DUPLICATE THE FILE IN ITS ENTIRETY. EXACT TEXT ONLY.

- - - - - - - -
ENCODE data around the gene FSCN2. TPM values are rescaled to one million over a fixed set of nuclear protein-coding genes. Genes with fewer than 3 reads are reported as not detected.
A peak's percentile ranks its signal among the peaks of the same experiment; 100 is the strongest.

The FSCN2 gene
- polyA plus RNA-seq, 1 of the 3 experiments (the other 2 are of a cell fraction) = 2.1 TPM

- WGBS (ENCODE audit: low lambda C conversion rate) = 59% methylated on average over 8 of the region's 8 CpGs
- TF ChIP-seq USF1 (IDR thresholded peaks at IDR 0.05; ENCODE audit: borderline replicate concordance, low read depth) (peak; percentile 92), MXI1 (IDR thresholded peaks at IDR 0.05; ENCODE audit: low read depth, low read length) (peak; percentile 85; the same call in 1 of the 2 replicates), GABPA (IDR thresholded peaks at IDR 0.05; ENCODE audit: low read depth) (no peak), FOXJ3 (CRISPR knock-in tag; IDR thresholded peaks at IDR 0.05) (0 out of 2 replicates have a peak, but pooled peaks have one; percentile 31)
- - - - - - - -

ENCODE data around the gene FSCN2. TPM values are rescaled to one million over a fixed set of nuclear protein-coding genes. Genes with fewer than 3 reads are reported as not detected.
A peak's percentile ranks its signal among the peaks of the same experiment; 100 is the strongest.

The FSCN2 gene
- polyA plus RNA-seq, 1 of the 3 experiments (the other 2 are of a cell fraction) = 2.1 TPM

- WGBS (ENCODE audit: low lambda C conversion rate) = 59% methylated on average over 8 of the region's 8 CpGs
- TF ChIP-seq USF1 (IDR thresholded peaks at IDR 0.05; ENCODE audit: borderline replicate concordance, low read depth) (peak; percentile 92), MXI1 (IDR thresholded peaks at IDR 0.05; ENCODE audit: low read depth, low read length) (peak; percentile 85; the same call in 1 of the 2 replicates), GABPA (IDR thresholded peaks at IDR 0.05; ENCODE audit: low read depth) (no peak), FOXJ3 (CRISPR knock-in tag; IDR thresholded peaks at IDR 0.05) (0 out of 2 replicates have a peak, but pooled peaks have one; percentile 31)